Plan­ners ap­prove site for new re­tail cen­ter in La Plata

Bal­dus own­ers to build on old True Value Hard­ware plot

Maryland Independent - - Front Page - By TIF­FANY WATSON twat­son@somd­

To con­tinue work­ing to­ward the Town of La Plata’s goal of be­com­ing a walk­a­ble, sus­tain­able com­mu­nity, the own­ers of The Bal­dus Cen­tre plan to add a re­tail cen­ter to in­crease value to the com­mu­nity. The new build­ing will be de­vel­oped on a grassy rec­tan­gle in the

cen­ter of the site that was once True Value Hard­ware store, de­stroyed in the 2002 tor­nado that struck La Plata.

On Nov. 28, Se­nior Plan­ner Jea­nine Har­ring­ton pre­sented the Bal­dus Re­tail Cen­ter site plan to the Town of La Plata Plan­ning Com­mis­sion, along with James Erd­man, de­sign con­sul­tant from Ben Dyer and As­so­ciates, who rep­re­sented the ap­pli­cant owner, Jake Bal­dus Grier of Bal­dus Real Es­tate Inc.

The town staff re­com- mended ap­proval of the Bal­dus Re­tail Cen­ter site plan, sub­ject to the condi- tion of stormwa­ter man­age­ment ap­proval.

“The land­scap­ing plan is in com­pli­ance with the code,” Har­ring­ton said. “They will do a good job of land­scap­ing around the site. Park­ing was a con­cern on the site. They have an ex­ist­ing shared park­ing per­mit and we will be up­dat­ing that in re­gards to this plan. The site re­quires 163 park- ing spa­ces in to­tal, so we broke it down by the three build­ings. Since they are tak­ing all of the park­ing on site, they are plan­ning on tak­ing on the top lot that is in [the] same own­er­ship.”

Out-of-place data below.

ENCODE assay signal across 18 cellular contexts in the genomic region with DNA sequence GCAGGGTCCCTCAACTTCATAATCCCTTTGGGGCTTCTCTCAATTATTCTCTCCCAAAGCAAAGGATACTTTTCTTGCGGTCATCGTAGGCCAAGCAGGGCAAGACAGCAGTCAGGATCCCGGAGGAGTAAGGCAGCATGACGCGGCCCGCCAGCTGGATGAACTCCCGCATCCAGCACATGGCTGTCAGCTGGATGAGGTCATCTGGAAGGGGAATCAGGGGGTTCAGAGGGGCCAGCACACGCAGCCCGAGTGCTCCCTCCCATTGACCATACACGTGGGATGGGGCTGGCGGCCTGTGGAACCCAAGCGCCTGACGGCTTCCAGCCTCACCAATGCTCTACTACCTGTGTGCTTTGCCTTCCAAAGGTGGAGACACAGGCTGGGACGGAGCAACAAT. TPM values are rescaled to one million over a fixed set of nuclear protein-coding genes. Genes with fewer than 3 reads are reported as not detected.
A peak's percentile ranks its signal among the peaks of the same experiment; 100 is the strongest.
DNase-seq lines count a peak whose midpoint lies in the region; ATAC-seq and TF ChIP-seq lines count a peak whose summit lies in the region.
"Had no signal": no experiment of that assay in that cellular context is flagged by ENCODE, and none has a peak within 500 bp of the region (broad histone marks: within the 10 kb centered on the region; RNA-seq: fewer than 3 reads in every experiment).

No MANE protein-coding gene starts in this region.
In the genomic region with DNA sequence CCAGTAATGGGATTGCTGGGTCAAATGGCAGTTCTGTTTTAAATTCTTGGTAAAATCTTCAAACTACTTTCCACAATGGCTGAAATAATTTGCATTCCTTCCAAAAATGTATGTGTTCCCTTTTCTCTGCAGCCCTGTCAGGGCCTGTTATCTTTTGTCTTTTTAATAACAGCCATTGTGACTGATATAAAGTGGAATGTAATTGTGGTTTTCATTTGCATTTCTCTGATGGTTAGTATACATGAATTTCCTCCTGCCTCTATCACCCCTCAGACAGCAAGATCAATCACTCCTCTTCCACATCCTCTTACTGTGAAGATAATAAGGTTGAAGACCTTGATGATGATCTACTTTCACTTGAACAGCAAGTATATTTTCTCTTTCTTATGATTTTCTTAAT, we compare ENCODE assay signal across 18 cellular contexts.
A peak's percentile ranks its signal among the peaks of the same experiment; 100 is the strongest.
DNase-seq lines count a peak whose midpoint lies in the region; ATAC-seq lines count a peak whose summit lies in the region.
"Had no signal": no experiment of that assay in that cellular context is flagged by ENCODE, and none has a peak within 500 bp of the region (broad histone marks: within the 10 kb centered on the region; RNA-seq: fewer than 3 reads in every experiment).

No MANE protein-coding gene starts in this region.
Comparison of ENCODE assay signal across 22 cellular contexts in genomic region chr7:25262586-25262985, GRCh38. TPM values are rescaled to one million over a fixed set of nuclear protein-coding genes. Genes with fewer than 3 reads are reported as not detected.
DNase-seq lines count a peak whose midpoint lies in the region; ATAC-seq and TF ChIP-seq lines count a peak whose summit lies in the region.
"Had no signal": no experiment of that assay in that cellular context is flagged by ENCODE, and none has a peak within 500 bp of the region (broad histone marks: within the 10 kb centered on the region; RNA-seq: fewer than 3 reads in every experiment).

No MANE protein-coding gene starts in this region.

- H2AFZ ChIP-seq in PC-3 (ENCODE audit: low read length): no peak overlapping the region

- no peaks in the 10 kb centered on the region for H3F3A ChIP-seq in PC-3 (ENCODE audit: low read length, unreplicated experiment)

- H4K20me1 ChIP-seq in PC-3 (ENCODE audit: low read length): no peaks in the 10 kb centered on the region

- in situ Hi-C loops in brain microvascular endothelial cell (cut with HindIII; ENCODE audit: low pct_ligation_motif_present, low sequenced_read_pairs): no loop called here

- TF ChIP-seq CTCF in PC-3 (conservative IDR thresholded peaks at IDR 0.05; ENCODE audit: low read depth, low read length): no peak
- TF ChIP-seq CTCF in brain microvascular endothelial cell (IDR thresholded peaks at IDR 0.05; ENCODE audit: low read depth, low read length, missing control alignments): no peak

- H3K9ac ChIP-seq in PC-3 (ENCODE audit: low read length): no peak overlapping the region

The ap­pli­cant sub­mit­ted an ap­pli­ca­tion for ap­prov- al of a one-story, 13,864 square foot re­tail cen­ter, in­clud­ing a 3,291 square foot gro­cery store; 9,468 square foot med­i­cal of­fice and a 1,105 square foot res­tau­rant — a to­tal of 1.69 acres of ad­ja­cent land use. The sub­ject prop­erty is lo­cated be­tween the ex- ist­ing Bal­dus of­fice build­ing lo­cated on Charles Street and the Burger King on Crain High­way.

At the La Plata De­sign Re­view Board meet­ing on May 18, the board ap­proved the pro­posed site’s lay­out and archi- tec­tural de­sign with the fol­low­ing con­di­tions: the load­ing area should be iden­ti­fied with strip­ing; signs need to be pro­vided to di­rect traf­fic; a rear fa­cade treat­ment should be added to mimic the look of the front el­e­va­tion by pos­si­bly adding faux store­fronts. The board ex- pressed con­cerns about the ex­ist­ing bank driv­ethrough, and re­quested that a stop bar and “do not en­ter” sig­nage should be added.

Har­ring­ton said the ap­pli­cant has ad­dressed all of th­ese con­cerns with the re­vised site de­vel­op­ment


The ap­pli­cant also pro­posed pro­vid­ing stairs to the rear park­ing lot to pro­vide a con­nec­tion to the rear park­ing area as well as a con­nec­tion to the ex­ist­ing Burger King res­tau­rant, uti­liz­ing the ex­ist­ing paved area on the par­cel just east of the site. A cross­walk from the pro­posed re­tail build­ing to the fast food res­tau­rant, an in­side trash area and land­scap­ing in the park­ing lot were also pro­posed by Erd­man. How­ever, 25 of the 163 park­ing spa­ces were not shown on the pre­sented site plan.